Unfortunately, he also has some really goofy dialogue. And Bruce and Logan barely have anything to do in the comic. They bicker a lot. Jones isn’t big on character development and he’s even less inclined to spend any time developing his two leads. The cliffhanger, with Bruce and Logan versus the Shredder (or at least the first attack), is just silly.

Dialogue aside, it’s also silly because it’s a big action set piece on a tranquil lake. Kolins does fine on art, lake and all.

B- 

CREDITS

Writer, Bruce Jones; artist, Scott Kolins; colorist, Lee Loughridge; letterer, Dave Sharpe; editor, John Miesegaes; publisher, Marvel Comics.

copperhead

Copperhead 1 (September 2014)

Copperhead #1

Copperhead is a Western. It has sci-fi and some elements of police procedural, but it’s a Western. It opens with a new sheriff coming to town on a train and having an unhelpful deputy. It’s a Western.

And it’s a darned good one.

Writer Jay Faerber operates with a “people is people” mentality. Even though the sheriff is human, her deputy and many (or most) of the townspeople are not. Undoubtedly, Faerber will explore the different alien races, but their personalities are what’s strongest now. So while artist Scott Godlewski draws all manner of aliens–cute, scary, in-between–Faerber’s writing defines them.

Well, and Godlewski’s great attention to expression.

Faerber gets a lot done, giving the sheriff a nemesis and a couple cases. She’s also got a kid who just can’t help being helpful. Again, very Western.

I wasn’t expecting anything from Copperhead but it’s an awesome comic.

A 

CREDITS

Writer, Jay Faerber; artist, Scott Godlewski; colorist, Ron Riley; letterer, Thomas Mauer; publisher, Image Comics.

firestorm v2

The Fury of Firestorm, The Nuclear Man 43 (January 1986)

The Fury of Firestorm, The Nuclear Man #43

What is it about Kayanan? Why does he never gets the right inker on Firestorm? Mike Machlan is better than the last couple guys, but still not great. For a lot of the pages, Kayanan seems to avoid a lot of close-ups because Machlan butchers the faces.

The story has Ronnie and Martin at college, with Ronnie adjusting to college freshman life and Martin's thought balloons covering his unease as a new professor. He doesn't really get a story, however. And Conway gives Ronnie too much. Between football tryouts, which Kayanan doesn't break out well, his girlfriend and his high school nemesis plotting his downfall… it's too much. What's really bad is how ineffectual the girlfriend is as a character; Conway basically reinvents her every seven issues.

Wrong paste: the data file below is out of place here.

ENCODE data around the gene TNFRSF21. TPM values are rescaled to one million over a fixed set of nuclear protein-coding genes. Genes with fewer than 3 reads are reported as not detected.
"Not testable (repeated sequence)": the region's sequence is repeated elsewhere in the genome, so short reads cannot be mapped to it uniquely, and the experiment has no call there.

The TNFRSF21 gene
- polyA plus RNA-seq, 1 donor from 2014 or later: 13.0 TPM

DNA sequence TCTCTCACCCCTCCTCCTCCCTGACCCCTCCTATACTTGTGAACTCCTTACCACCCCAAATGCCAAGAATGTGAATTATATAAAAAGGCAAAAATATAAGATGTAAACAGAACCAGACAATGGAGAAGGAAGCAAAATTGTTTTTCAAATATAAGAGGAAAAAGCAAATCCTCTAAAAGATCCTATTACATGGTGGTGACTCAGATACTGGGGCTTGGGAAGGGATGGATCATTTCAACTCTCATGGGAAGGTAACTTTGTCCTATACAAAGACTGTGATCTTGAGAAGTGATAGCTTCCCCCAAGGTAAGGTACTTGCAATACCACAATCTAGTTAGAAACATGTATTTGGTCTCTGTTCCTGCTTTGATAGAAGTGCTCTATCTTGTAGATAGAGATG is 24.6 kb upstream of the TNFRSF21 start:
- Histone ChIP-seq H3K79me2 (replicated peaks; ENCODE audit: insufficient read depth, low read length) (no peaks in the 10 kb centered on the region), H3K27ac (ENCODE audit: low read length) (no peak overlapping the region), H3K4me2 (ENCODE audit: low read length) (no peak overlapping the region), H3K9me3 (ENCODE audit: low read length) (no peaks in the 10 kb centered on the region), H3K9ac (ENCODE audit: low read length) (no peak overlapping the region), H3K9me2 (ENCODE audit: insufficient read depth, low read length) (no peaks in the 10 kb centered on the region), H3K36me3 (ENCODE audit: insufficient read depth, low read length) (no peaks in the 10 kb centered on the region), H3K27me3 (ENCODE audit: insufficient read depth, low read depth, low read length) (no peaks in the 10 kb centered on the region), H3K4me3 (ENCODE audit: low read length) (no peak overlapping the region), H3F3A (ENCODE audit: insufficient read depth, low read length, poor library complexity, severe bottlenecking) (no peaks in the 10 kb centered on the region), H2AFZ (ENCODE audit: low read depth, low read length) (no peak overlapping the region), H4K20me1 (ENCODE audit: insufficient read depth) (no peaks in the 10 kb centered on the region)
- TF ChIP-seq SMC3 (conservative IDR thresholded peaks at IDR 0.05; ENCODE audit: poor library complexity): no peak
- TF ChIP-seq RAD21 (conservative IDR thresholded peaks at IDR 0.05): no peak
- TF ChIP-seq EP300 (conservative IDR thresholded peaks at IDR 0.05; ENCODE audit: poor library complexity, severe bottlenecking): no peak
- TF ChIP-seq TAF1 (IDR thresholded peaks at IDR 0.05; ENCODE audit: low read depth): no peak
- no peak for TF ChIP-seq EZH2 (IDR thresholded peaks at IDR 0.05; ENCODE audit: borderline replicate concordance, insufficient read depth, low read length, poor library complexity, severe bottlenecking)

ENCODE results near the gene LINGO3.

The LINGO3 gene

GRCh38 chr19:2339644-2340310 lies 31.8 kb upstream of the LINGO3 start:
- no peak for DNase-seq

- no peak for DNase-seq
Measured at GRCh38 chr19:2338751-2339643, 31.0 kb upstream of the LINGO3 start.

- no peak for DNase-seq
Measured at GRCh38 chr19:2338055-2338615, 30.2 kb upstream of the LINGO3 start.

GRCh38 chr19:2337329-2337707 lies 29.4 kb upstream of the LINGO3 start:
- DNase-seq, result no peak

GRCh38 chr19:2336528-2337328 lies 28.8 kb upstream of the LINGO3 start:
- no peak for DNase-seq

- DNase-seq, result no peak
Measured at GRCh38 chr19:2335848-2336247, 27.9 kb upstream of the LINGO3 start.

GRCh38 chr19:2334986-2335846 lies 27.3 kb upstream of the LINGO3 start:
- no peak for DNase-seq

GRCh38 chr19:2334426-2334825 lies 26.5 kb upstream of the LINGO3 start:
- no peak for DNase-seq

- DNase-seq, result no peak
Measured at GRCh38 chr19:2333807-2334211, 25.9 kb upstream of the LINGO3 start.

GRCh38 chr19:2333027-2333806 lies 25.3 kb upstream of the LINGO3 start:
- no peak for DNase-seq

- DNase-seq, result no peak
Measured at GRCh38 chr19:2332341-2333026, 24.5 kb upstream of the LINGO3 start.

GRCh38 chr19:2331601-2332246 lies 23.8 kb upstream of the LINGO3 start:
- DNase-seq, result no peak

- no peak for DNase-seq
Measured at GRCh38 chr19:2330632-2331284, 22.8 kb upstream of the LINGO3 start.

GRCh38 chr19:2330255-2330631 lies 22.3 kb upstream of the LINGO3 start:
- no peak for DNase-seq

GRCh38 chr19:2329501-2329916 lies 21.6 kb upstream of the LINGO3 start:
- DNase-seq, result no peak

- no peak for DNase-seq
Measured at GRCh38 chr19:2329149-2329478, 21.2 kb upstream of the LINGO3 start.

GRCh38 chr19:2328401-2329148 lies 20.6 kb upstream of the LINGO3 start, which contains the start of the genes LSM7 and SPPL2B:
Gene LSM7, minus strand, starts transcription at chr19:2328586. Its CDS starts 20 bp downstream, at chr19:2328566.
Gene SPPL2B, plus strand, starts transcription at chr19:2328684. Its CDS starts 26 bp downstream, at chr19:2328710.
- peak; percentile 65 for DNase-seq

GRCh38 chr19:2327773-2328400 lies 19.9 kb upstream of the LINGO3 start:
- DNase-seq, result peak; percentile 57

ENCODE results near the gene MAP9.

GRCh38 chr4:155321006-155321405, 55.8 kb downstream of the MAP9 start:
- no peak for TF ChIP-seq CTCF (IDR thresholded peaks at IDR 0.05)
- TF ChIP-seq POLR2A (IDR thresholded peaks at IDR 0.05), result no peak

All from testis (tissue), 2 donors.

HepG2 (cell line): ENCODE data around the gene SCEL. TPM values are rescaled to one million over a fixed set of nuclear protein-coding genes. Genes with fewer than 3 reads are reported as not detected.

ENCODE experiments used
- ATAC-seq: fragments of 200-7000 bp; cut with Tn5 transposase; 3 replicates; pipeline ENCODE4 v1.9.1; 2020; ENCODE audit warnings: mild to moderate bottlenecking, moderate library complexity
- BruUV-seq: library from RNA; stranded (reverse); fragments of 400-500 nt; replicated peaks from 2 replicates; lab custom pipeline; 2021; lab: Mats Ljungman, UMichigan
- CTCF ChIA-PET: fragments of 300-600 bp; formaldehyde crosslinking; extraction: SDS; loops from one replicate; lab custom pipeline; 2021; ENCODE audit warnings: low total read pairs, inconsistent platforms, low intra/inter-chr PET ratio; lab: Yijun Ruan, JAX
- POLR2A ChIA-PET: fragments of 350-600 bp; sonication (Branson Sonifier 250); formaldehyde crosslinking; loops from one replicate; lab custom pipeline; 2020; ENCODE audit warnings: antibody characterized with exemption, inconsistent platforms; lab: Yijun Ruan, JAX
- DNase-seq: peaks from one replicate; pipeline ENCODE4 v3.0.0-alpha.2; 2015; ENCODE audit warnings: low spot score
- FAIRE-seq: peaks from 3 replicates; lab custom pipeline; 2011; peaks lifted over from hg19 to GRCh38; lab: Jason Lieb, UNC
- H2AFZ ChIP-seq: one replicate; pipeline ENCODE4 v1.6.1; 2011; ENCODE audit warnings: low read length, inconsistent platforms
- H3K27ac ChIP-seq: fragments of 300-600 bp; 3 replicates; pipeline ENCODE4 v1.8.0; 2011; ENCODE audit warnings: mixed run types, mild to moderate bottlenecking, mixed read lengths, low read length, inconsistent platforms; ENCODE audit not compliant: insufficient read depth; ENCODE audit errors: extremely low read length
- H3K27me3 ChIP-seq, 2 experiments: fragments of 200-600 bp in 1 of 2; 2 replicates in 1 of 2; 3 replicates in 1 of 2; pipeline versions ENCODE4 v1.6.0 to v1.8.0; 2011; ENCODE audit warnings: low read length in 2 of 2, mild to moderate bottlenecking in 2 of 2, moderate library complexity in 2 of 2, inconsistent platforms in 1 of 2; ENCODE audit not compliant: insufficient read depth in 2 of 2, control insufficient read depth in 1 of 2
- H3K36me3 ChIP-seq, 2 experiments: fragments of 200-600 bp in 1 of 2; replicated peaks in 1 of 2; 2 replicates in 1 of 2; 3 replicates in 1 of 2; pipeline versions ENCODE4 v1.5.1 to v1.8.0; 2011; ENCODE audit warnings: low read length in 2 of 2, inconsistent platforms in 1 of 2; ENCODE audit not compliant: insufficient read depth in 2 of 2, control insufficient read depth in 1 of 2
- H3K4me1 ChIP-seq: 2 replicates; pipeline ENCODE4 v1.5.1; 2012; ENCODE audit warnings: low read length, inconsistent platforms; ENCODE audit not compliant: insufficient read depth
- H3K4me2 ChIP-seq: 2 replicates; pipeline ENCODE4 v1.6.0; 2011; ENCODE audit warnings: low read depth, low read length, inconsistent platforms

The other plot–villain Typhoon's return–as awkward. Conway wants him to be both dangerous and sympathetic, but goes to far in the first direction.

B- 

CREDITS

Night of Tears, Sky of Sorrow; writer, Gerry Conway; penciller, Rafael Kayanan; inker, Mike Machlan; colorist, Nansi Hoolahan; letterer, Carrie Spiegle; editor, Janice Race; publisher, DC Comics.

PROMETHEUS FIRE AND STONE

Prometheus: Fire and Stone 1 (September 2014)

Prometheus: Fire and Stone #1

Maybe doing a sequel to an in name only movie franchise isn’t a good idea. Because Paul Tobin’s script for Prometheus doesn’t have much to do with the movie. Anything yet, actually. Except the planet. It’s actually a sequel to Aliens, the movie, not the comics (near as I can tell).

Tobin sends a group of varied scientists and military personnel and some other things–no warrant officers so far–to the planet. Someone’s investigating the death of Guy Pearce from the movie but it’s set 130 years later or something because no bumping into the unmade but planned Prometheus sequel.

It’s predictable alien planet exploring. I’ll bet there’s some stuff with the goop and, hey, look, a ship of aliens from Aliens. I’m shocked.

Juan Ferreya is way too gentle for the art too.

Tobin’s script is boring and forced from the first page. Fire and Stone sinks fast.

D 

CREDITS

Writer, Paul Tobin; artist, Juan Ferreyra; letterer, Nate Piekos; editors, Ian Tucker and Daniel Chabon; publisher, Dark Horse Comics.